I’ve embarked on another journey in my short but lively speaking career. And anyway, who starts a speaking career at the grand old age of 68? Nuts, right?
But before I begin to digress on my digression, I want to express my distress for the fact that you never got to read my last blog. Somehow, the universe swallowed it up and thew it out and I hope someone in the atmosphere got to read it. It was about “don’t make resolutions; make daily intentions.” You see, I’m not a big believer in resolutions, as in “I’m not going to have another cigarette for the rest of the year!. Period. Never.” Yeah, right. Like, I’m not going to bum a cigarette at a party when there is someone taking a puff while I’m having a glass of wine. Hey, I can do that. I went to Berkeley in the 60s; I was a hippie one or sort of a hippie in the 70s. And I don’t want to give up everything, not even sex. So making daily intentions, as in, I’m going to practice yoga today and then I’m going to spend 10 minutes meditating at the end of the day is smoking – no pun intended – good. I’m going to give gratitude every day and that is for sure going to bring me abundance in my life.
Okay, back to my speaking career. If you’ve looked at this website, you will see two new speeches added (hence, the obvious lack of time for blogging). The speech that is near and dear to my heart at this moment is the one about “empowering the new woman.” In preparation for this speech, I have been interviewing women whenever I can to discover their feelings and attitudes about being a woman in 2012 – in the workplace, at home, single, married. Last Wednesday, I gave my speech to a group of female scientists and researchers as they gathered on campus at UCLA. Most of the ladies graduated from UCLA, worked there, or worked in the private sector. Some were out of a job and looking. This is a networking group who empower themselves by giving to each other.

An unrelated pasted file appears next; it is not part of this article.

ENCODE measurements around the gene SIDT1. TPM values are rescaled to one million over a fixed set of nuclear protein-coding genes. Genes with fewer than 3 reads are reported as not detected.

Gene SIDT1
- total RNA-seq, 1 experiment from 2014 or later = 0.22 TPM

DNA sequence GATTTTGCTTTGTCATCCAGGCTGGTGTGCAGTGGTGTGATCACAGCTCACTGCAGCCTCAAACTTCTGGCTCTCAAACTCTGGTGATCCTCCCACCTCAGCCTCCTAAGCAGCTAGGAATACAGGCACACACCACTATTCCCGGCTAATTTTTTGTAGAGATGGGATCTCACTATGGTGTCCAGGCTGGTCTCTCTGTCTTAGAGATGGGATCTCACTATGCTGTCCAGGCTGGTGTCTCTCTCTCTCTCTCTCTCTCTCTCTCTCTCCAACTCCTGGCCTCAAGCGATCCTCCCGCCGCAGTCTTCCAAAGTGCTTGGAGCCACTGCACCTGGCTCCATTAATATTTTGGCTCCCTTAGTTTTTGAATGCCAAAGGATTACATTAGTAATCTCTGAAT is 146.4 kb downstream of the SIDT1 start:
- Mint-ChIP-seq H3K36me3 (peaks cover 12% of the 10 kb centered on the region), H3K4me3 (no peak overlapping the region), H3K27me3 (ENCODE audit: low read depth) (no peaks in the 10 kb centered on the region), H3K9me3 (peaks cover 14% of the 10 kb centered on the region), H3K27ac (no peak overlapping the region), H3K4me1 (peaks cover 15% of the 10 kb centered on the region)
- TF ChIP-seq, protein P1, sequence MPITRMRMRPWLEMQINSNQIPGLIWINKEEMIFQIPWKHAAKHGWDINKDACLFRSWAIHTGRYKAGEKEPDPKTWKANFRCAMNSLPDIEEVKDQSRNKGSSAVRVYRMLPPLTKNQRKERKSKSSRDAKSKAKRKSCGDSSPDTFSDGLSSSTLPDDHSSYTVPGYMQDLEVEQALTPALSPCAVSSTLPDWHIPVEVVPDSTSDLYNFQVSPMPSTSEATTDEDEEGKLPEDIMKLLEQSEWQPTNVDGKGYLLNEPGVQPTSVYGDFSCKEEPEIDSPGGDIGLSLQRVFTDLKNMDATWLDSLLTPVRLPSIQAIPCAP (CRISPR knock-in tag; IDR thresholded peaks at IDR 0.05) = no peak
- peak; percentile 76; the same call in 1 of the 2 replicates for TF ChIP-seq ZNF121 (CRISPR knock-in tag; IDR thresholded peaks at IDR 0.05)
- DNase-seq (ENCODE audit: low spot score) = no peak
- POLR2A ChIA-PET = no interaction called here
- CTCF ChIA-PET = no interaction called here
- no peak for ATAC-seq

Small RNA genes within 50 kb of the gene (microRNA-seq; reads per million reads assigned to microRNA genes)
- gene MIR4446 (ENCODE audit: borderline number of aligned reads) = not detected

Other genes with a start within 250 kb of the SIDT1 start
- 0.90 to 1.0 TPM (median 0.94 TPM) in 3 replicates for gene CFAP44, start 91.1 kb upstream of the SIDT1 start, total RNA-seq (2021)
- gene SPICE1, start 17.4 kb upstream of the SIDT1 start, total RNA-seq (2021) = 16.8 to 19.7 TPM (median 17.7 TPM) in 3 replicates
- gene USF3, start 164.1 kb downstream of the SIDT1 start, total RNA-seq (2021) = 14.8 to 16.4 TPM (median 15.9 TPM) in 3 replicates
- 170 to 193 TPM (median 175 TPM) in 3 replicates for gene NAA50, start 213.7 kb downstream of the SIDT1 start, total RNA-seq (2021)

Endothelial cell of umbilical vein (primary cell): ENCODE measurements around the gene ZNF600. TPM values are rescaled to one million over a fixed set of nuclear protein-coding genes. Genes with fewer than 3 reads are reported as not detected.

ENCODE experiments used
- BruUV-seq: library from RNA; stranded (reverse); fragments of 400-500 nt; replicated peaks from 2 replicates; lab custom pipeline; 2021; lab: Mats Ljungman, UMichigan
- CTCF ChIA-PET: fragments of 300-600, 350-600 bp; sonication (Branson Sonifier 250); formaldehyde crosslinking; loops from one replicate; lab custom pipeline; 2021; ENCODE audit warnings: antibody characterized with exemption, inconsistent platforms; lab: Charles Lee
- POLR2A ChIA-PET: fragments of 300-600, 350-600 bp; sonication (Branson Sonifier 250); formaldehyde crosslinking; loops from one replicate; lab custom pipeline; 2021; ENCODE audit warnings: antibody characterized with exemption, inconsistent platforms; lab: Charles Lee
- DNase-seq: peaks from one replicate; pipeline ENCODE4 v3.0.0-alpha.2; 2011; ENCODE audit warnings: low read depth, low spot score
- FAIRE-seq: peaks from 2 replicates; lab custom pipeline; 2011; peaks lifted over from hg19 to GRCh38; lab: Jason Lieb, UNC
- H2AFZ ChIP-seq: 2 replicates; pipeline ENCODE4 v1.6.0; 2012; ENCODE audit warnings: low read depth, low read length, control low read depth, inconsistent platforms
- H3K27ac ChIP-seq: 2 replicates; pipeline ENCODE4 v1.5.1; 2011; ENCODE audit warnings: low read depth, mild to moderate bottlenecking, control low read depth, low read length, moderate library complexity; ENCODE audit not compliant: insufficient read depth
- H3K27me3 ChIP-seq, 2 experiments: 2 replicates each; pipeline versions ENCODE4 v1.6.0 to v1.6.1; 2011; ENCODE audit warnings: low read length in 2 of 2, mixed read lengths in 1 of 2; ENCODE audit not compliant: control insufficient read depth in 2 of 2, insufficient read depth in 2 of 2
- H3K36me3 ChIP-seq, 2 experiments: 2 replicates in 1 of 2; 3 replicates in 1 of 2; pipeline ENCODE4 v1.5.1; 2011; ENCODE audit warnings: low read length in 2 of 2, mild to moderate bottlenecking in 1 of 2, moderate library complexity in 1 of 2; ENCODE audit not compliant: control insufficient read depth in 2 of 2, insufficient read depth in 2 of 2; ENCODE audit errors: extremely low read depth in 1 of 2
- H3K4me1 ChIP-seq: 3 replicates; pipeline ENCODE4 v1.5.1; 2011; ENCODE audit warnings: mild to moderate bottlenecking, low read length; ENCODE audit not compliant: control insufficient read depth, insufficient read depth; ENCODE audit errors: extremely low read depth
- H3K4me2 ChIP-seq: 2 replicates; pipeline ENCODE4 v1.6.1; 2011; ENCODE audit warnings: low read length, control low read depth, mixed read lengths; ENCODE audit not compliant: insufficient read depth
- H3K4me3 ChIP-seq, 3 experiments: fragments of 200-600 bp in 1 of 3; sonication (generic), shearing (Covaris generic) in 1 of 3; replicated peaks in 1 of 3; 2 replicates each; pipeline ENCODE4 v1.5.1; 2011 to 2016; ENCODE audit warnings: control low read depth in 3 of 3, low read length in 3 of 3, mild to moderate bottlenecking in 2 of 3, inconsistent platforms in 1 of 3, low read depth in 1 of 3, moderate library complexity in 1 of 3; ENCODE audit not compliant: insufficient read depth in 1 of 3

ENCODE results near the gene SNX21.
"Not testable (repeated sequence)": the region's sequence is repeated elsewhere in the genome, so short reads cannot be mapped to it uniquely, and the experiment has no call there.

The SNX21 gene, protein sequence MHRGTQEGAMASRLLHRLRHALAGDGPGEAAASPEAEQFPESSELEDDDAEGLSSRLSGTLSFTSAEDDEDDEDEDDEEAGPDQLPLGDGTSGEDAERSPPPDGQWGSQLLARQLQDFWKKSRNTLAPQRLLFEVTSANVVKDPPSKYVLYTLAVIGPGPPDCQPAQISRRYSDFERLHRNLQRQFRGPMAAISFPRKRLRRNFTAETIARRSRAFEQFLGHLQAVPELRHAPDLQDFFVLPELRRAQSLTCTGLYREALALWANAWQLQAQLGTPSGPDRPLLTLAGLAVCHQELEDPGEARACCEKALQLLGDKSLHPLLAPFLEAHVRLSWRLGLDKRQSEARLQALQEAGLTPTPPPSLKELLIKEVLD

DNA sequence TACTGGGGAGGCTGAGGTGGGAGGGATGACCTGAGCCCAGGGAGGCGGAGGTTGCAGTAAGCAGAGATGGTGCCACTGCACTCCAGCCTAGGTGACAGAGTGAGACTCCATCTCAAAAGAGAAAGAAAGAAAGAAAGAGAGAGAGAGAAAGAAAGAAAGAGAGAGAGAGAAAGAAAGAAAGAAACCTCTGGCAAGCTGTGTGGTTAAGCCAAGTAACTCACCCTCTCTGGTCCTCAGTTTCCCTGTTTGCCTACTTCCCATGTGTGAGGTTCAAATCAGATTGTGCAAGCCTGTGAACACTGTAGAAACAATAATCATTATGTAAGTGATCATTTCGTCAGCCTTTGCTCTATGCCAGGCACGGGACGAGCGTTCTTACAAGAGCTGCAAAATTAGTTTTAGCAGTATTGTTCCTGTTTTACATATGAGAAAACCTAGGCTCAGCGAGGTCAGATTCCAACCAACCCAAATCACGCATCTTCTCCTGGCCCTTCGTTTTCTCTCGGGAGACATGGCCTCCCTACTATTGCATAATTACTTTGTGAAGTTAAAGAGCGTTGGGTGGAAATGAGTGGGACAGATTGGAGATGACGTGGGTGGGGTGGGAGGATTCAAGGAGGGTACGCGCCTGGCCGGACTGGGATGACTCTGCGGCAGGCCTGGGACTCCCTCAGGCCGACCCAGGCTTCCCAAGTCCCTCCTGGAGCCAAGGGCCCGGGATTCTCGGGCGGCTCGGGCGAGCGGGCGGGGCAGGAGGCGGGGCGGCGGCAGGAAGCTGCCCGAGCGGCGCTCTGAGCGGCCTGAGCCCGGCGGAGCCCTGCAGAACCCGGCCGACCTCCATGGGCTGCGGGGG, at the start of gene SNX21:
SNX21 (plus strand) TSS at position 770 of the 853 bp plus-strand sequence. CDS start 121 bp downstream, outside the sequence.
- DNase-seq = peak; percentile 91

I discovered that the new woman is ready to redefine success, happiness, spiritual integrity, marriage and family and singledom with a renewed sense of enthusiasm and knowledge. What fun it was to speak to them about getting the life they want and deserve as they grow older. The average age of these women was 35 years old. But they were anxious to see what kind of future lay ahead in terms of equality and abundance.
The beautiful yogi who asked me to speak to her group was interested in the concept of feminism and how it impacted women today – if it even impacted women today. My research on the topic of the women’s movement and feminism produced an idea that feminism can be redefined today and that, perhaps, we have entered a post-post feminist era where we no longer have to be concerned with scarcity (those thing we don’t have available to us ) and focus on our abundance (things we do possess and enjoy).
Okay, so it isn’t a perfect world out there. We have subtle forms of sexism and discrimination in some institutions (interestingly enough, it is the universities that are one of the strongest places where males flex their biceps); there is still sexual harassment perpetuated by unconscious men looking for action; and globally, woman’s rights are non existent in some African and Asian countries. And we still objectify women in movies. Women are still paid less than they are worth in the U.S. and Western Europe. But the times, they are a’changing. If women only look at the negative as an impediment and not see the many options as abundance, women will loose the opportunity for choice, strength and passion in their lives.
My speech coach said something profound to me when we were discussing this women’s speech. He said we were born into dependence -our childhood; we strove for dependence in adolescence and young adulthood; and as full adults we need to focus on interdependence as a way to get our needs and desires fulfilled and live joyful and productive lives. This is the future for the newly empowered woman.
Things to think about as we hang out in the universe.